By Alex Goldberger
Minutes before the opening face-off against Colgate Friday night at Ingalls Rink, goalie Matt Modelski ’07 led the men’s hockey team onto the ice and headed to his goal for his usual preliminaries. Facing right the entire time in his unique fashion, Modelski skated through the crease, forward and backward, scuffing up the blue ice to a more playable texture.
After 65 minutes — three regulation periods plus an overtime — that crease was considerably rougher, but the net was untouched.
Indeed, not one puck found its way past Modelski, whose 26 saves led the Bulldogs (4-19-2, 3-14-1 ECAC) to a tie with the No. 11 Red Raiders (20-8-2, 12-4-2).
While the Elis were able to hold Colgate scoreless, they allowed five goals in Saturday night’s 5-2 loss against No. 5 Cornell (18-4-3, 14-2-2).
On Friday Colgate’s Steve Silverthorn, who has stopped 92 percent of the shots he has faced this season, needed 19 saves to shut out Yale.
Modelski, who is often his own toughest critic, reserved his high praise for his teammates.
“Colgate has an under-2.00 goals-against average, so we knew it was going to be a defensive battle, and we came prepared,” Modelski said. “Everyone did a great job.”
Head coach Tim Taylor agreed with Modelski, but he amended part of his goaltender’s comment. Taylor thought the team played phenomenally — after the first period.
“We were just so fortunate to come out of that first 20 [minutes] without anything on the scoreboard,” Taylor said. “As reflected by everything but the score — the shots on goal [11-1 Colgate], the penalties — we were just indifferent as far as intensity and competitiveness goes. We really woke up in the second period.”
In that second period, Yale outshot Colgate 8-5 and dictated the tempo of the game. About five minutes into the period, center Brad Mills ’07 almost broke the tie when he redirected a great backdoor pass from linemate Christian Jensen ’06. That shot sailed just wide of the net.
Perhaps the only quality chance for the Red Raiders came when winger Jon Smyth broke in on Modelski. With defenseman Bill LeClerc ’07 draped all over him, Smyth flipped the puck past Modelski, but the shot lingered on the goal line just long enough for Modelski to corral it with his stick.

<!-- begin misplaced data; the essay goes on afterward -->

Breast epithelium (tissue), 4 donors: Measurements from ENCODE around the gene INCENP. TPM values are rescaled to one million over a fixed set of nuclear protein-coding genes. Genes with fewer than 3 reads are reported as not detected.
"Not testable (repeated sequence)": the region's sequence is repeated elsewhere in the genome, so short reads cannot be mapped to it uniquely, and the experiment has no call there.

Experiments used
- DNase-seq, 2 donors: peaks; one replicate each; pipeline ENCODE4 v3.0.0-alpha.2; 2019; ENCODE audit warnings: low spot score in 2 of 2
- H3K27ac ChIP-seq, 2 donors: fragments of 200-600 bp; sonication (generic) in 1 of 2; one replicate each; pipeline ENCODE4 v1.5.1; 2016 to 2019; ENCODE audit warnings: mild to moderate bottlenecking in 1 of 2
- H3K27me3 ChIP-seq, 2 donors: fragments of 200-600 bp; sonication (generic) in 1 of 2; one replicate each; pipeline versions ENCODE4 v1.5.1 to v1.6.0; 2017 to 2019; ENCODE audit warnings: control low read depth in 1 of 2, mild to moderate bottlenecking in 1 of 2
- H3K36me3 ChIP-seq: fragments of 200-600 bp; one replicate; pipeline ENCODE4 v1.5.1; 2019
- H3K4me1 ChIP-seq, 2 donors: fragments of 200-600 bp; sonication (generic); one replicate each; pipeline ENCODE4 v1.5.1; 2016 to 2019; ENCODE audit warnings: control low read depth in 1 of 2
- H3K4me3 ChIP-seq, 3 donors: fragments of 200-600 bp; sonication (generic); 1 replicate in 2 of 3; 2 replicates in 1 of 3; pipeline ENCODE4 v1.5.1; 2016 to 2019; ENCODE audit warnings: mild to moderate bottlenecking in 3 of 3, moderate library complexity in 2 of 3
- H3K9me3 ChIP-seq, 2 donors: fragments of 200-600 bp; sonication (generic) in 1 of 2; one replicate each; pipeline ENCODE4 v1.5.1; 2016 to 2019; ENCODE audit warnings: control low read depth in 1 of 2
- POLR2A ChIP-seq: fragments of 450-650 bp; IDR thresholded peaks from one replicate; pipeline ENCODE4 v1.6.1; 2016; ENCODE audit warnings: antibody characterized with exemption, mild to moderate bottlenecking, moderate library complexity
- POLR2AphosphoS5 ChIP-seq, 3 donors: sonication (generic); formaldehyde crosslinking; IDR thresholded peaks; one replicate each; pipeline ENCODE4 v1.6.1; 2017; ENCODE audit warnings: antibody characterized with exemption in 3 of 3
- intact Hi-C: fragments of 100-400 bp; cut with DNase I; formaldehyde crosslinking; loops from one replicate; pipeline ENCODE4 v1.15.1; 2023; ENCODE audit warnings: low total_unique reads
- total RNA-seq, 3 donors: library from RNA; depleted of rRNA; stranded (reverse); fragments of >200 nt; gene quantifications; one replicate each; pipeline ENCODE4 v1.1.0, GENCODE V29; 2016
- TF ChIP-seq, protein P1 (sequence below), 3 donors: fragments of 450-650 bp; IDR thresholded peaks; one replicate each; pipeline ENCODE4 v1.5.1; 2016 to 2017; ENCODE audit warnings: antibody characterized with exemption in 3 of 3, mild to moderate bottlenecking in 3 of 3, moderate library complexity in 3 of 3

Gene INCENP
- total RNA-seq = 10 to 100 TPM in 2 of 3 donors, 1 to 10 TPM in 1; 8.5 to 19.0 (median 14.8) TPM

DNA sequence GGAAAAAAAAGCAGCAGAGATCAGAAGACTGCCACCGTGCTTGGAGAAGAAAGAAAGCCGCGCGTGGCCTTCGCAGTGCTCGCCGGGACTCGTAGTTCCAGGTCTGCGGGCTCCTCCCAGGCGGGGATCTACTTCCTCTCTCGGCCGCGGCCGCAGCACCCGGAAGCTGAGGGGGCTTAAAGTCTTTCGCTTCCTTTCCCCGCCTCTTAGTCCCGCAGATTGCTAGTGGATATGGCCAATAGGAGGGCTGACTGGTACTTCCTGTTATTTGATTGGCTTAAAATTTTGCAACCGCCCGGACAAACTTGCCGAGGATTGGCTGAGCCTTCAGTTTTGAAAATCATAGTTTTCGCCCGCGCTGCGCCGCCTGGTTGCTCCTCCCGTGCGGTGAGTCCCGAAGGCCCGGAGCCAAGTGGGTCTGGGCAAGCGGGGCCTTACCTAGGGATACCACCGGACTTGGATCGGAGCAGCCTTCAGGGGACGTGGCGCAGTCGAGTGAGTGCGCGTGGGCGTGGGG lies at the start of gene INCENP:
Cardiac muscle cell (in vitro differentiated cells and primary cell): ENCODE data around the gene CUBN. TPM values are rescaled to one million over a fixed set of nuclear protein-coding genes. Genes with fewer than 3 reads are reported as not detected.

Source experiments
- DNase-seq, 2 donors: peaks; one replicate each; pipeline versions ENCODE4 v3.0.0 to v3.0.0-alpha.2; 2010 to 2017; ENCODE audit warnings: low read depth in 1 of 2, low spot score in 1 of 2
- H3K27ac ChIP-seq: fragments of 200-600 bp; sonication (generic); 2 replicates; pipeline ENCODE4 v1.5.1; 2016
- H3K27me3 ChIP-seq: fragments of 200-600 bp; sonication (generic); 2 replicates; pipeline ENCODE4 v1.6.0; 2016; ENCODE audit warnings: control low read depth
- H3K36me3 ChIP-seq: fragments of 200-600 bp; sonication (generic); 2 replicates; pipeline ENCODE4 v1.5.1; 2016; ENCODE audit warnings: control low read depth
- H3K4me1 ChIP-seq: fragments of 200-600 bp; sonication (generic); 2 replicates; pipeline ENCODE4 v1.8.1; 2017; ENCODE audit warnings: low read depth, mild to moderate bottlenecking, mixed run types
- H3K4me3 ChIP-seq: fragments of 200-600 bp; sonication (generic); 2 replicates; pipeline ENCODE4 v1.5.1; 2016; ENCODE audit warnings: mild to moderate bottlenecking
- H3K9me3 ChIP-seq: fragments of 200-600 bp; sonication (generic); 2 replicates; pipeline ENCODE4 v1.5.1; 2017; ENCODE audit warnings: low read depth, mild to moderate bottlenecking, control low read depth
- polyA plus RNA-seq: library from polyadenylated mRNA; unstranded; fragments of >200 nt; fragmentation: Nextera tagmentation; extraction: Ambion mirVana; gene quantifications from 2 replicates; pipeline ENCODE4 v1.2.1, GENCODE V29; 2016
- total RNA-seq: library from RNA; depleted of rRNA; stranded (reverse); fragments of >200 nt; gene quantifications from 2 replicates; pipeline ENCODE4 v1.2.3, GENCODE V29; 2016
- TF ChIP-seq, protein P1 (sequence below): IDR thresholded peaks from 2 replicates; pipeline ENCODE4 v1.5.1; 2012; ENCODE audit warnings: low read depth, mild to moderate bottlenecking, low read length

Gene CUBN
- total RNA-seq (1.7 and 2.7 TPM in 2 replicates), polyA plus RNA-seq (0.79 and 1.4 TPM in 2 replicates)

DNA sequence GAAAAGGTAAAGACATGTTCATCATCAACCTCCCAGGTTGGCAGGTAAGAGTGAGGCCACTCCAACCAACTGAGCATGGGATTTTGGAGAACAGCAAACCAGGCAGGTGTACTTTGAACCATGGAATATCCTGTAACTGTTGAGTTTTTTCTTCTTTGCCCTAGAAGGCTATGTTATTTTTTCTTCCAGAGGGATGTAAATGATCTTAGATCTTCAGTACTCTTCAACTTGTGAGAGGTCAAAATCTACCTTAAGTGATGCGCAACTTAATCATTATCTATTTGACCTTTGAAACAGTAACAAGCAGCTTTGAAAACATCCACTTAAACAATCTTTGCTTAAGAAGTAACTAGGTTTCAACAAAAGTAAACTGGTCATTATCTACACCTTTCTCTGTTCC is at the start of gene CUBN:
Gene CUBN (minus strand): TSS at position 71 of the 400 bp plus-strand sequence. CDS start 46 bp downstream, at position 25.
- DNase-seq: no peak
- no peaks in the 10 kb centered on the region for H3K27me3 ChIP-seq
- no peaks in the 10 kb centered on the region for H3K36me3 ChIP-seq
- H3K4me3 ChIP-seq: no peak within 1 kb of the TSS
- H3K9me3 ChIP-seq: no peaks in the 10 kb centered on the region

Later in the period, a big hit for the Elis turned disastrous. As Colgate was carrying the puck into the Yale zone, Mills spotted Anthony Masotto with his head down and leveled the winger soundly. The hit roused the home crowd, but it sent Mills to the bench with a knee injury. The Bulldogs’ leading scorer missed Saturday night’s game and will be reevaluated this week.
Yale and Colgate each had chances in the third period, but nothing would be resolved. With just under seven minutes remaining in the game, as both teams changed lines, Colgate defenseman Justin Spencer held the puck behind his net. As he waited for a breakout lane, Yale did not pressure. The players and crowd seemed to take a collective breath, regrouping for the dramatic conclusion.
There would be none. The game would end in a scoreless tie, an outstanding performance for Yale but still not a win.
After the game, captain Nick Shalek ’05, who drew a penalty in the second period and logged several key minutes in the third, was all smiles.
“They’re a tough team to play,” Shalek said. “They’re a pretty strong team defensively. We’re really proud about the last two periods we played.”
Yale could not continue the momentum, however. Facing a red-hot team and perhaps an even better goalie than the night before, Cornell jumped out to an insurmountable 3-1 lead in the first period.
“Cornell is a tough team to play, because you can’t give them much,” Taylor said. “We knew all weekend long that we needed low scoring. To go down 3-1 after one period was too big of a hill to climb.”
Forwards Jean-Francois Boucher ’08 and Nate Jackson ’06 were able to get shots past David McKee, who leads the ECAC in save percentage and goals-against average, but Yale fell 5-2 as Cornell extended its unbeaten streak to 10 games, the longest in the nation.
For the Bulldogs, it was hardly a bad weekend. Although they fell to the Big Red, the Elis can take solace in a draw with Colgate, the second-best team in the conference.
“It was a very hard-earned point,” Taylor said. “I’m certainly proud of them.”